Will She Ever Stop Singing?

Not to the extent that I used to, but I'm going to always sing. I've been doing that since I was 4 years old and my little neighbor boy hit me in the ear trying to get me to stop singing on the back porch... I don't think anything is going to stop me now. He actually burst my eardrum he hit me so hard... "stop singing!"


The Grateful Dead Song "Sunrise"

A lot of things haven't been told, but I did write that alone, and the reason songwriting like that came out in me at that time, was Garcia said to me, "I want you to write a song for this album," and I just got to it.

The band had been hanging out a lot with Rolling Thunder 1 with the idiom "medicine man," and so the song "Sunrise" is about sunrise services we attended and what Rolling Thunder would do.

It's very literal actually. Rolling Thunder would conduct a sunrise service, so that's how that came about.

Image on the back cover of <i>Terrapin Station</i>, inspired in part by "Sunrise"Image on the back cover of Terrapin Station, inspired in part by "Sunrise"
It's different than the other songs on the album in a way, but in the deeper way it's not, it's right in there. You'll notice on the back cover of Terrapin Station is the skeleton with the eagle feather. It's got a very Native American feel to it, so it's in there, it's just not totally obvious.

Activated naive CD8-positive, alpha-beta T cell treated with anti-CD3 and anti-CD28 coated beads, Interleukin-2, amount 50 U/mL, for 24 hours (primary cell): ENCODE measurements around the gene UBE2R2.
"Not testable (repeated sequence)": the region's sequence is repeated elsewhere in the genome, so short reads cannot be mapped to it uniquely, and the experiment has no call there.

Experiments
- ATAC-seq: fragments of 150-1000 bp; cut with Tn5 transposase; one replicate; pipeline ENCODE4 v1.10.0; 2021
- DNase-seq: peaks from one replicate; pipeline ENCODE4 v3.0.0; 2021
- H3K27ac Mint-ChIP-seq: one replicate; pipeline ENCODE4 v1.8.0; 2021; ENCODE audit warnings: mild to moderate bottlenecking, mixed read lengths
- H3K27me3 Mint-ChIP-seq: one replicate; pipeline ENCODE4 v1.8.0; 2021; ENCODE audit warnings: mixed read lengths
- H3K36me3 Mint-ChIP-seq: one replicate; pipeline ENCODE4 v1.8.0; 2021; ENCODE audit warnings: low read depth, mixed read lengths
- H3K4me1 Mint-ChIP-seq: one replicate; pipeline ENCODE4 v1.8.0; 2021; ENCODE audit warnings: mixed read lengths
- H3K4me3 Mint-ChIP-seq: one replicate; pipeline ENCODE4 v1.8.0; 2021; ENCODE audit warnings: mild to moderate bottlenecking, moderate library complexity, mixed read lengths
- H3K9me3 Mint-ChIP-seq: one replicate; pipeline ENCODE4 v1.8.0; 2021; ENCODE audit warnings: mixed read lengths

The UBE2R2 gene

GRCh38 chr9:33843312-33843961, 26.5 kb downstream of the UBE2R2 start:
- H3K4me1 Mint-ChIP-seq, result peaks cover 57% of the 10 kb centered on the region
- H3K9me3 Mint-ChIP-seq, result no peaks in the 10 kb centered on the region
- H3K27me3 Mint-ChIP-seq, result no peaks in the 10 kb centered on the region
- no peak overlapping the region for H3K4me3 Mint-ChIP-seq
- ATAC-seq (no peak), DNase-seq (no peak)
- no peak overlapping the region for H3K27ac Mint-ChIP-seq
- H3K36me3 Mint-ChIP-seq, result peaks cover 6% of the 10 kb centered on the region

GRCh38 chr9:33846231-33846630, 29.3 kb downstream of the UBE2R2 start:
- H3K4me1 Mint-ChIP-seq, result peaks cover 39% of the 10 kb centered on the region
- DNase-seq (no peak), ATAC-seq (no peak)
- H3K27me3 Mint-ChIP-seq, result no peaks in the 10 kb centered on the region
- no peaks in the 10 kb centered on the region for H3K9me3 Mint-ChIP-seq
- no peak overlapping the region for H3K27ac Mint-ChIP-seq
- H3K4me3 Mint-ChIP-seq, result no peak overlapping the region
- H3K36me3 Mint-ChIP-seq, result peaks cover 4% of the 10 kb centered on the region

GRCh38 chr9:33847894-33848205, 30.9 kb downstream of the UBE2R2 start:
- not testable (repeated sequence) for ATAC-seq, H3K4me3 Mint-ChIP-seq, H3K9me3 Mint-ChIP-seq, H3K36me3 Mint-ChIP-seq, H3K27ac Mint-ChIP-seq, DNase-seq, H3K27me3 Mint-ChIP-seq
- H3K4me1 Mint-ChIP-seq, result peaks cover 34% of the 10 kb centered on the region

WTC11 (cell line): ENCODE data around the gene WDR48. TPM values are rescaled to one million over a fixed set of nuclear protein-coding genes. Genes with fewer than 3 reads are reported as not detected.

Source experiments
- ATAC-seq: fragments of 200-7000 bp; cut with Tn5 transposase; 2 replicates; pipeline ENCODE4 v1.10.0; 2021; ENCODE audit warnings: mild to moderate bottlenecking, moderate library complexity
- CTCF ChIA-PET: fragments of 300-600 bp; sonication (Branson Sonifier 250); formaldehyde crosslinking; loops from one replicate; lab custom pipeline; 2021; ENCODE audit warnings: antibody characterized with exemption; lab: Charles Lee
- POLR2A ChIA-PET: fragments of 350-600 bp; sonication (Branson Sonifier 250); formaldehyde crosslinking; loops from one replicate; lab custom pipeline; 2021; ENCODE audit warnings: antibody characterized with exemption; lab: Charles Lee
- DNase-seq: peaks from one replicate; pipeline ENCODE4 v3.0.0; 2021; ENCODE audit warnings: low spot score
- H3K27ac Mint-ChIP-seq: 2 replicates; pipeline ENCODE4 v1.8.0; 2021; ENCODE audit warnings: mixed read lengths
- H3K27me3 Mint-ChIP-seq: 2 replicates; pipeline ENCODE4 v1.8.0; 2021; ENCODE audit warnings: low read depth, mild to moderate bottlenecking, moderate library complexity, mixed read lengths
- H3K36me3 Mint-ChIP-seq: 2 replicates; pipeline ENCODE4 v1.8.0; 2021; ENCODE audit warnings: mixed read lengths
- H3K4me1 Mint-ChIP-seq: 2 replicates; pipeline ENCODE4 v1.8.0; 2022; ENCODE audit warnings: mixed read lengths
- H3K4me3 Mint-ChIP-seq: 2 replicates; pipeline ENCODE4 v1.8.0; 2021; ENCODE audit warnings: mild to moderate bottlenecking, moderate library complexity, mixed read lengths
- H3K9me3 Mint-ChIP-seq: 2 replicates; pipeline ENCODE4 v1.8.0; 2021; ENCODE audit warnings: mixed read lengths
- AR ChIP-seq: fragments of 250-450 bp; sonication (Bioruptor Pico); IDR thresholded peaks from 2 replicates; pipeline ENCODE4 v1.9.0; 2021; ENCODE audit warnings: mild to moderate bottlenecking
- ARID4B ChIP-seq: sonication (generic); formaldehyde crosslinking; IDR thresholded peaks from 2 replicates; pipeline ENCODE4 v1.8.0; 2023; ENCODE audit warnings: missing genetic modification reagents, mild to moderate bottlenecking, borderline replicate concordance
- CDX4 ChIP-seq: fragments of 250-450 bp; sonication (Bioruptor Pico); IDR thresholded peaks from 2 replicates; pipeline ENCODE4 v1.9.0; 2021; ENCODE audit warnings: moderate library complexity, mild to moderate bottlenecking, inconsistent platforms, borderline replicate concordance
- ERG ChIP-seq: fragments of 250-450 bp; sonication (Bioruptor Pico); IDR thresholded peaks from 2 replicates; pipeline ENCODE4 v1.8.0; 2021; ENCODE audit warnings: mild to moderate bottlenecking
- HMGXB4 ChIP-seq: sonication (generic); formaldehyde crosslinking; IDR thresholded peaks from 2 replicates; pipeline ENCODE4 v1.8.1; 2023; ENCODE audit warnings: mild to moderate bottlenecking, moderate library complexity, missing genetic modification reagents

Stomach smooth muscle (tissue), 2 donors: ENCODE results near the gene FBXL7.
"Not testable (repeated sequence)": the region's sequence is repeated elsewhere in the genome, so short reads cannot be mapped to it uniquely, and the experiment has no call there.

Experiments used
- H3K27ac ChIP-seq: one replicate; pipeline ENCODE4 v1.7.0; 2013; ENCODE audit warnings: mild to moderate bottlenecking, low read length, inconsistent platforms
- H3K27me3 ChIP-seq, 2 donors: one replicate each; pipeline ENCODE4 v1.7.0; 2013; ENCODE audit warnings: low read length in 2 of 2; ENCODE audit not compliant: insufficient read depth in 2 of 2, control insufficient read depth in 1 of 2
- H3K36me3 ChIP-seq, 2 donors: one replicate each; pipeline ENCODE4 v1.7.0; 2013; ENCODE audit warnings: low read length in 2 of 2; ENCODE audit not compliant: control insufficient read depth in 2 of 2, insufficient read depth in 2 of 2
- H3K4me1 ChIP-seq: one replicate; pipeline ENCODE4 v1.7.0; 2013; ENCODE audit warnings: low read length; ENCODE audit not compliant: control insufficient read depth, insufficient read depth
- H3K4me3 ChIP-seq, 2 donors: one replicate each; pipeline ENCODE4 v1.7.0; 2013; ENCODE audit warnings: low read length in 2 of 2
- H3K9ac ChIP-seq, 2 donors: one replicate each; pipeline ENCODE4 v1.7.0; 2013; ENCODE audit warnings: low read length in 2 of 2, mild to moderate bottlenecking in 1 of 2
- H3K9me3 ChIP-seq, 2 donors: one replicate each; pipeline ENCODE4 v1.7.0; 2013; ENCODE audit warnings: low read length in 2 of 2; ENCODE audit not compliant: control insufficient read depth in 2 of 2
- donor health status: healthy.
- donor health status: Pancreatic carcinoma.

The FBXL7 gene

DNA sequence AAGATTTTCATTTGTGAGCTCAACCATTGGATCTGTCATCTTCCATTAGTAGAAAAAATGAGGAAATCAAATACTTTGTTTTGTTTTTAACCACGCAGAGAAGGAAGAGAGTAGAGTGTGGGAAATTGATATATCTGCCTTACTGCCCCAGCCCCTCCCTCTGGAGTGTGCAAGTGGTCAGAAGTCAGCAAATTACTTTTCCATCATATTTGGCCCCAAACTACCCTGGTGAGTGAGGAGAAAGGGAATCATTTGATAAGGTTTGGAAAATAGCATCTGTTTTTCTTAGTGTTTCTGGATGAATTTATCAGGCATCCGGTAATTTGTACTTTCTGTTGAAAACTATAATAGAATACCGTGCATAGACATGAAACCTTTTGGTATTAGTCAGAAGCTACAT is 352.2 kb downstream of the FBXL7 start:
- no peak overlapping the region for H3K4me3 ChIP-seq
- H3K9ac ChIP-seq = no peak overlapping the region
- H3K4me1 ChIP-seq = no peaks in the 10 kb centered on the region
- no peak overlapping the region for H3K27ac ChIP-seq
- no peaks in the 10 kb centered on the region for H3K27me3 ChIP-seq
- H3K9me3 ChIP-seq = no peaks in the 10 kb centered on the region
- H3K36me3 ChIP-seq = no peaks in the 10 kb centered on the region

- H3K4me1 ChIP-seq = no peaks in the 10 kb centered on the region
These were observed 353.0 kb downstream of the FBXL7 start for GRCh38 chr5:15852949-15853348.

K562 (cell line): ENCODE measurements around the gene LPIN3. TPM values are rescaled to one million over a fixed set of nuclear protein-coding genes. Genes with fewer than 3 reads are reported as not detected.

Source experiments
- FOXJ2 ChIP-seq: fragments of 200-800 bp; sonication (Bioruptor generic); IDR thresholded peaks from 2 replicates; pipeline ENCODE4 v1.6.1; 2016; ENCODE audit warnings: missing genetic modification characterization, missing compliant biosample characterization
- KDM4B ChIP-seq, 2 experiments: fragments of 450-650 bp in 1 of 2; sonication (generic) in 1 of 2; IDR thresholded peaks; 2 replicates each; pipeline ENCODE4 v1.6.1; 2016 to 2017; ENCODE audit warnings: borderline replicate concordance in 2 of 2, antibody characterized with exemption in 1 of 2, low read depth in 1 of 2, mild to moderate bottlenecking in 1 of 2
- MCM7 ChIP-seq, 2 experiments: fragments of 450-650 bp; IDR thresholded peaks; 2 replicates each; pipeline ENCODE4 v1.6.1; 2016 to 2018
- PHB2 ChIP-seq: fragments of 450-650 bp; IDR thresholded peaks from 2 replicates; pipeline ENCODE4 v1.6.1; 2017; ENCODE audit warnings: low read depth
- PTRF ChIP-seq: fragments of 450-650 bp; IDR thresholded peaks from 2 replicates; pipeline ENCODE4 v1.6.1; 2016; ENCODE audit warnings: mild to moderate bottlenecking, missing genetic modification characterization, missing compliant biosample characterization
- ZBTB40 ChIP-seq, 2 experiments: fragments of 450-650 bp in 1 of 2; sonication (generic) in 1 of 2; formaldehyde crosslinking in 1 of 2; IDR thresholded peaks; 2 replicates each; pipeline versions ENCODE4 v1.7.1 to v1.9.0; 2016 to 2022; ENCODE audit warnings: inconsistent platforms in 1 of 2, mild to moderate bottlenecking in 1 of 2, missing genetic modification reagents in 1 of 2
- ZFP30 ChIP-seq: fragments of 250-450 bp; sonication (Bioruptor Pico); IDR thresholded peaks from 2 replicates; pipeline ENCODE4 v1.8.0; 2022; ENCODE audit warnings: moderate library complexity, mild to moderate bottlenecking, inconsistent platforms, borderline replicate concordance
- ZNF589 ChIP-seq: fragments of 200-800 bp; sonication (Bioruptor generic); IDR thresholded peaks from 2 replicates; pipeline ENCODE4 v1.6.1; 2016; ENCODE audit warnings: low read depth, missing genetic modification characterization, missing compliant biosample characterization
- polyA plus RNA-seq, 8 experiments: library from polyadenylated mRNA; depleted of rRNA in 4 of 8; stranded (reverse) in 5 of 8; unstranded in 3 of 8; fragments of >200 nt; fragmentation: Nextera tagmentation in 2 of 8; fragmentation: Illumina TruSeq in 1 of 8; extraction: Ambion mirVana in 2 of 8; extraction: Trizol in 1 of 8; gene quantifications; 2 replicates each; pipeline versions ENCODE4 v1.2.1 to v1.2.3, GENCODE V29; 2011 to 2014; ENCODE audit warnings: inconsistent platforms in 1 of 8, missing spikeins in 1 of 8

I write on the keyboard, on the piano. We lived in Tiburon, California, when I wrote the song and I think the lyrics and the music came together at the same time. I would sit at the piano and it just flowed. I can't explain it - it just flowed together and it's one of the easiest songs I've ever written.

I love that song, and of course we all loved Rolling Thunder. It's a deep cut, but it was not a frivolous thing to write it or to sing it. I'm very proud of that song.


Medicine Drum

On "Sunrise," we incorporated one of the Native American medicine men from Los Angeles. We cut it in Los Angeles, and he came and brought the medicine drum, so what you hear on the end is the real deal.

It was like a sanctuary in that studio when he was playing that. It was very heavy.


What Made The Cornell Show of 1977 So Special?